Lovely idea for Christmas giving, an amaryllis. We gladly received one right after Thanksgiving. This was not our first amaryllis. We knew that the homely bulb might produce its gorgeous, exotic bloom in time to glorify the Christmas dinner table; surely its dazzle would help us ring in the New Year. That was then. As we near the end of February, the amaryllis still hasn’t bloomed.

Had we misremembered? Last week, Shelly Ouelette at Davis Florist affirmed that from bulb start to bloom is usually about six week. Hers had.

We didn’t do right by our amaryllis. Back in late November, we put the amaryllis on the kitchen work table. Two reasons: the kitchen gets lots of sun and the plant was not in what you’d call a parlor pot.

The kitchen is one of our colder rooms though, so in mid-January, when there was low-to-no sign of development – not a leaf, never mind a bud – we moved the amaryllis to a warmer room. This, our haven, is warm, but dark. The amaryllis, seeking light, began to grow tall, very tall.

And so, about a week before Valentine’s Day, we moved the pot with its long, swaying leaves and rocky bud to the sunniest place in the house: beside the glass doors in the living room. Despite the warm afternoon sun, that spot is chilly because we do not turn on that furnace zone except in the most extreme cold. Still no bloom.

It’s all about the awful cold and the price of oil, in any form. The temperature falls, fuel prices rise. By the end of last week, gas prices had jumped from under $3 a gallon to $3.179, even at Mt. Valley Variety.

A friend reports that when he called his supplier to find out how much his kerosene delivery would cost, he got this reply: “Don’t ask.” Translation: the answer will be bad for your health.

Thelma Giberson told me that there has been a big uptick in requests for assistance. “It’s all about oil.” Quite a few tenants have been advised by Thelma or their landlord: “Don’t pay the rent. Spend your rent money on oil for the furnace.” The state won’t allow towns to assist anyone who isn’t eligible for general assistance. But you don’t have to be very poor to feel the price pinch – or the cold.

So your amaryllis hasn’t bloomed? Big deal.

This harsh, long winter tests survival skills – mental and physical. Hobbyists, skiers, ice fishers, readers and community activists prevail in the battle with cabin fever.

Enthusiastic eaters do pretty well, too.

It’s the Lenten season, and the St. Barnabas Friday lunches – salmon pie – are a perennial favorite. Up and down the River Valley, churches and fraternal groups organize potluck suppers – an ecumenical potluck feast is scheduled for Thursday, Feb. 28, at the United Methodist parsonage on Franklin Street. Phone 364-8703 for more information.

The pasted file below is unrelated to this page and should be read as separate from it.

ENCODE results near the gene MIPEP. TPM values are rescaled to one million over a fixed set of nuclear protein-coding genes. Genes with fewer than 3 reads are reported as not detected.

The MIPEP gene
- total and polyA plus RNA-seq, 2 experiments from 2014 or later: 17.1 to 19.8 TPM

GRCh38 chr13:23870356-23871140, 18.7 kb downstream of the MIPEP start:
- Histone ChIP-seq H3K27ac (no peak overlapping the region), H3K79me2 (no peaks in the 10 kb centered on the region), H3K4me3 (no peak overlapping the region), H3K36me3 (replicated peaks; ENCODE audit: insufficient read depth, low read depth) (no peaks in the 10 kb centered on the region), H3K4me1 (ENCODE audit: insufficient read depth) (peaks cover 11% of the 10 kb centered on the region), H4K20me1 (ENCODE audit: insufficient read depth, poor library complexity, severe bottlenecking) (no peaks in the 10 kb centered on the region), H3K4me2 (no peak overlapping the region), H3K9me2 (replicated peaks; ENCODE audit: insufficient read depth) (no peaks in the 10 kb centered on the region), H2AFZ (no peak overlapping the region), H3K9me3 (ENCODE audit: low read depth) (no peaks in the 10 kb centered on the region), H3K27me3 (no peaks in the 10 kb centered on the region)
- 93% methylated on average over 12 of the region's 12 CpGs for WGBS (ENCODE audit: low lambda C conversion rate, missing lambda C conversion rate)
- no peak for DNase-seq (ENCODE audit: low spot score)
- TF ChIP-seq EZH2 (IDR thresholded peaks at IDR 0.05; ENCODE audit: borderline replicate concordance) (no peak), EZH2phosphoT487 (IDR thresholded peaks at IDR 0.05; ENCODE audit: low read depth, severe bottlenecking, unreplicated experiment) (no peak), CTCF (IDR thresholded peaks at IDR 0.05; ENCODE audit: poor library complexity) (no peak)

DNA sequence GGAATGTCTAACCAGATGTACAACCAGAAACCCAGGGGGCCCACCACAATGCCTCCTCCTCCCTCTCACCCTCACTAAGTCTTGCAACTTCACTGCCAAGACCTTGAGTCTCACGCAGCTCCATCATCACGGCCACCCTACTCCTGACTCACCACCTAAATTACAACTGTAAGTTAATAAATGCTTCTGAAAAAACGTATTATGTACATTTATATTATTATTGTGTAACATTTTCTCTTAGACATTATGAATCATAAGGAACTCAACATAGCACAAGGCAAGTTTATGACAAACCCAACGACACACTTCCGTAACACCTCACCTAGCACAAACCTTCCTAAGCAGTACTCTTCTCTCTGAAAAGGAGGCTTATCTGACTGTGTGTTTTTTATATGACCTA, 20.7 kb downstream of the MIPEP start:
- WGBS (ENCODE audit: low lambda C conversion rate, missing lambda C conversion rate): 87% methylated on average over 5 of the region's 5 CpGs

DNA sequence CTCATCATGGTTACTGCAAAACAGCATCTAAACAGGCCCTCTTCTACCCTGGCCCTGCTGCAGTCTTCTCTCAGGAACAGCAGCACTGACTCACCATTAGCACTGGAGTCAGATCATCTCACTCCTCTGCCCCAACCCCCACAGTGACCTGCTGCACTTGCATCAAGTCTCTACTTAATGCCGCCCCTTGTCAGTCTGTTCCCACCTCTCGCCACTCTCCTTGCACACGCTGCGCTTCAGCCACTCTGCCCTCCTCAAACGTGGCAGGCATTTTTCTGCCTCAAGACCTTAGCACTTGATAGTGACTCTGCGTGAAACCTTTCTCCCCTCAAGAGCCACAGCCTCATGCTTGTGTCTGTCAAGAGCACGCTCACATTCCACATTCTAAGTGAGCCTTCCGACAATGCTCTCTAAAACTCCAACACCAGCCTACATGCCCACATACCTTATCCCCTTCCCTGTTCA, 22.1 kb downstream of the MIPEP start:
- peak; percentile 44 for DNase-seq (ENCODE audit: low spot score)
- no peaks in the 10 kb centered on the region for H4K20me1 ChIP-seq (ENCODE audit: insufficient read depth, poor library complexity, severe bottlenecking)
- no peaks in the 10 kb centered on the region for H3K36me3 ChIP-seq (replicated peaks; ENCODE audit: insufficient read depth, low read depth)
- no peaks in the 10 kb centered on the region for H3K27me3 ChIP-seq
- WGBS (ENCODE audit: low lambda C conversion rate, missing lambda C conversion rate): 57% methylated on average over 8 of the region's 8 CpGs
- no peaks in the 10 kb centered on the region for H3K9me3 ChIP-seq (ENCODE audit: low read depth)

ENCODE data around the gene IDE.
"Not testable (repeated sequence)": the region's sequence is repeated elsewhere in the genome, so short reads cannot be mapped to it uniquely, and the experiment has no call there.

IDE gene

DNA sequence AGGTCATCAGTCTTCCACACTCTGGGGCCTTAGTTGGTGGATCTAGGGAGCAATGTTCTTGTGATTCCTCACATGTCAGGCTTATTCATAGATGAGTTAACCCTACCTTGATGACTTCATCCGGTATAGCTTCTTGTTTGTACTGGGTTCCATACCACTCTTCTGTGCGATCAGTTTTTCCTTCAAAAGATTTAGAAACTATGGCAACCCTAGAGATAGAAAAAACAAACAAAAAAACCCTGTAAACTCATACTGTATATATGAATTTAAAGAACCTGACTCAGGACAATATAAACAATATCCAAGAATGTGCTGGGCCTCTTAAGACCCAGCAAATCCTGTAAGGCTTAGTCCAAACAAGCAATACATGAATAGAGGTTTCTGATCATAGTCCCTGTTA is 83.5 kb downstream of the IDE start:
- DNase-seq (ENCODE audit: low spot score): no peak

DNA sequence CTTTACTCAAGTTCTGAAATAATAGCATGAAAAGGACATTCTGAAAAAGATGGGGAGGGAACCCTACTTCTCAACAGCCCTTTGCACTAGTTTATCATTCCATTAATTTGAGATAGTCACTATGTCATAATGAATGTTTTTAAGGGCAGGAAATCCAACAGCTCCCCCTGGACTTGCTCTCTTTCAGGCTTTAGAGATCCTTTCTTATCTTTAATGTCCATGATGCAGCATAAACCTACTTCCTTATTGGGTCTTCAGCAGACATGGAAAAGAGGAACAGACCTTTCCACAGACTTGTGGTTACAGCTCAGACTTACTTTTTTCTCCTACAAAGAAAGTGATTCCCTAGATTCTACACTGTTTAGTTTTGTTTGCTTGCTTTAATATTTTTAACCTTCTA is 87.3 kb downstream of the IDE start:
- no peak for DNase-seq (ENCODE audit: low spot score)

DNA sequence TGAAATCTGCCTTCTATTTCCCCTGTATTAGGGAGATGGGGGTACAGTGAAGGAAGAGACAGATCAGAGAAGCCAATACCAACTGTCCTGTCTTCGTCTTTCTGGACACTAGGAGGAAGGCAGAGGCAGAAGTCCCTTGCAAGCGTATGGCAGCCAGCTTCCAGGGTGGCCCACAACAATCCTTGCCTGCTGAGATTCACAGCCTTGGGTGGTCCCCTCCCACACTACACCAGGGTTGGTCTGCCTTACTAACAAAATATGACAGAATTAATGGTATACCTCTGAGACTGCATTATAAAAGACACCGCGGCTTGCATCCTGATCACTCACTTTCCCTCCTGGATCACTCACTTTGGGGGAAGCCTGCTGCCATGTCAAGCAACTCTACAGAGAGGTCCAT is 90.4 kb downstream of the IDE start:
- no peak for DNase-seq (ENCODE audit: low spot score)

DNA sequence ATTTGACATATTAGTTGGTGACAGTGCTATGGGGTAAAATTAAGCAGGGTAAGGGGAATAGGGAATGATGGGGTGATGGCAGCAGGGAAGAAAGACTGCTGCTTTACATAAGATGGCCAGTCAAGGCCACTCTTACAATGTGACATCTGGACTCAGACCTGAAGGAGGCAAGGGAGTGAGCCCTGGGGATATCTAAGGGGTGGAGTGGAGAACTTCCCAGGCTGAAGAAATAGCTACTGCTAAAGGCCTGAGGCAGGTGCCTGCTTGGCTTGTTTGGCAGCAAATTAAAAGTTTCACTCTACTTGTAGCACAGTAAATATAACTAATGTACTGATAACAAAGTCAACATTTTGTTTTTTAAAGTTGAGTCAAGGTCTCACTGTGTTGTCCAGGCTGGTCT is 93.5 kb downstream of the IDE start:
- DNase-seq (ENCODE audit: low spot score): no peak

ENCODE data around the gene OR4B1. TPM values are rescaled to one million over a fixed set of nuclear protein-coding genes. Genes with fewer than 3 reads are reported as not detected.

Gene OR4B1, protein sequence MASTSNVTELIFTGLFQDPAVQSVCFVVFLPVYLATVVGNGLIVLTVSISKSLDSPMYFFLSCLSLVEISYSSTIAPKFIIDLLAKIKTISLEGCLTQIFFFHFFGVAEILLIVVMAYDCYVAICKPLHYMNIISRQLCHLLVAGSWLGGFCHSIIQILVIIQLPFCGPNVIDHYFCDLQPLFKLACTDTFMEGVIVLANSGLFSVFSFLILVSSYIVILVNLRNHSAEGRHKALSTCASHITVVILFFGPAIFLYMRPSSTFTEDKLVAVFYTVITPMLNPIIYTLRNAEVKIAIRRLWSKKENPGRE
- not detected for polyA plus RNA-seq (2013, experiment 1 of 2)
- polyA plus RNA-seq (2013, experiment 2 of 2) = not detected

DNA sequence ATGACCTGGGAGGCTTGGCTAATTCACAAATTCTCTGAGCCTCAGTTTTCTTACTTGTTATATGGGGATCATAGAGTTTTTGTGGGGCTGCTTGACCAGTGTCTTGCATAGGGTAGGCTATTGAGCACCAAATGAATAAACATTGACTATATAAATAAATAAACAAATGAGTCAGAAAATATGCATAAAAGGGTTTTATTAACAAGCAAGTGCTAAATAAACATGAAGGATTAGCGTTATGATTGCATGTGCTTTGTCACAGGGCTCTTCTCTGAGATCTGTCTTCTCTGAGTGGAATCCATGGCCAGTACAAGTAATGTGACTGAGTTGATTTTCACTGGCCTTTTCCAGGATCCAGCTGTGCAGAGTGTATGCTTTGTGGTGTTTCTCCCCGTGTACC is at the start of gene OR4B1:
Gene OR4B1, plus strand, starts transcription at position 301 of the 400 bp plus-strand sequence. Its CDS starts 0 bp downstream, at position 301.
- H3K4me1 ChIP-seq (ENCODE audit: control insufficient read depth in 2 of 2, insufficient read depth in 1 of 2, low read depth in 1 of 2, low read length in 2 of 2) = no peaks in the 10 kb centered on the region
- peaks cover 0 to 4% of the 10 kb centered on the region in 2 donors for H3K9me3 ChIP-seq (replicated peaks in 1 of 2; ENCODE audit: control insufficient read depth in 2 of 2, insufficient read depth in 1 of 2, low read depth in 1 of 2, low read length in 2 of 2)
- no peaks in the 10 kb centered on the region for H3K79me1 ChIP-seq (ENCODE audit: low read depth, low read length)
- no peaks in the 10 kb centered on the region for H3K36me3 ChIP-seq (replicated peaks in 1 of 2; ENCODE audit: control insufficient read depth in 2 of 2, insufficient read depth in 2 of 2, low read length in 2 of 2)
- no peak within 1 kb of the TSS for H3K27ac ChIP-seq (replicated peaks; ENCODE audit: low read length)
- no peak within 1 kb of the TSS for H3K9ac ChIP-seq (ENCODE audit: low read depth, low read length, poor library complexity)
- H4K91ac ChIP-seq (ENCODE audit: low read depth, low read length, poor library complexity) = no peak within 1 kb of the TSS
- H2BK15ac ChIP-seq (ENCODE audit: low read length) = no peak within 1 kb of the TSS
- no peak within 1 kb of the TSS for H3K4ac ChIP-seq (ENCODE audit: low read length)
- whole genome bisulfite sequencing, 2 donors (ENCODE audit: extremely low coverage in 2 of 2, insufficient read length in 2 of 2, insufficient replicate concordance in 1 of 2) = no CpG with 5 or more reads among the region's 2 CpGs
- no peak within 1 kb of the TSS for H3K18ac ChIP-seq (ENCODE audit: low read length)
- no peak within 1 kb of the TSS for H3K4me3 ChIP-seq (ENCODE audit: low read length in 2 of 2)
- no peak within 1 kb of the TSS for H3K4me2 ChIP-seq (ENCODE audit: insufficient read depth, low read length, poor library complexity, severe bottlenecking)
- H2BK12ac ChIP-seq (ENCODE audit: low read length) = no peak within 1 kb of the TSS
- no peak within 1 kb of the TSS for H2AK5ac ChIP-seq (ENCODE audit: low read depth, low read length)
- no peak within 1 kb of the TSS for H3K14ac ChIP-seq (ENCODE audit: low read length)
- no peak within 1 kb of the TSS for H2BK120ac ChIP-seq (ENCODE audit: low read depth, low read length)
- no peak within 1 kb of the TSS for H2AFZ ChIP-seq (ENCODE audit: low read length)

Over in Dixfield, the “Church on the Hill” is planning a pre-Easter turkey feast – three turkeys were donated to the Congregational church there – proceeds will benefit the food bank. Find out more: call Leslie Skibitsky at 562-7095. Not all food events are seasonal, of course. You can get breakfast any Sunday morning ’round 10:30 at St. Athanasius/St. John (donations welcomed).

If you’re riding Route 2 through Rumford Center any time from early morning till early afternoon – any day of the week but Tuesday – you have doubtless noticed the big clutch of cars at the Route 2 Diner.

If it’s the third Wednesday of the month, the crowd is even bigger: The Stephens High School Class of 1954 is in there: Alton Shurtliff rode east from Gorham while his brother rode west from Dixfield. Henry and Nancy Harlow were down from Oquossoc. Lew Irish, Jane Welch Peterson, Barbara Stearns Gross and Clara Allen hadn’t far to travel.

Muriel said that, especially in the summer months, they were a bigger crowd. She and Barbara and Jane ticked off the names of some 15 other classmates, among them: Ann Richard Kezal, Walt Abbott, and Shirley (Wyman) and Bob Dolloff – this midst a lot of ragging among the boys. Fifty-four years out of high school and they still have fun.

Running the Route 2 Diner is a family affair. Owners Erin Weber and Matt Hall – newcomers to the River Valley – are spelled by Erin’s mother Debbie and Matt’s sister Megah. The diner opened in April last year, and it’s fair to say it’s a hit. If our amaryllis blooms in time, maybe we’ll take it down to the diner for a first anniversary gift.

Linda Farr Macgregor lives in Rumford with her husband, Jim. She is a freelance writer. Contact her: [email protected]


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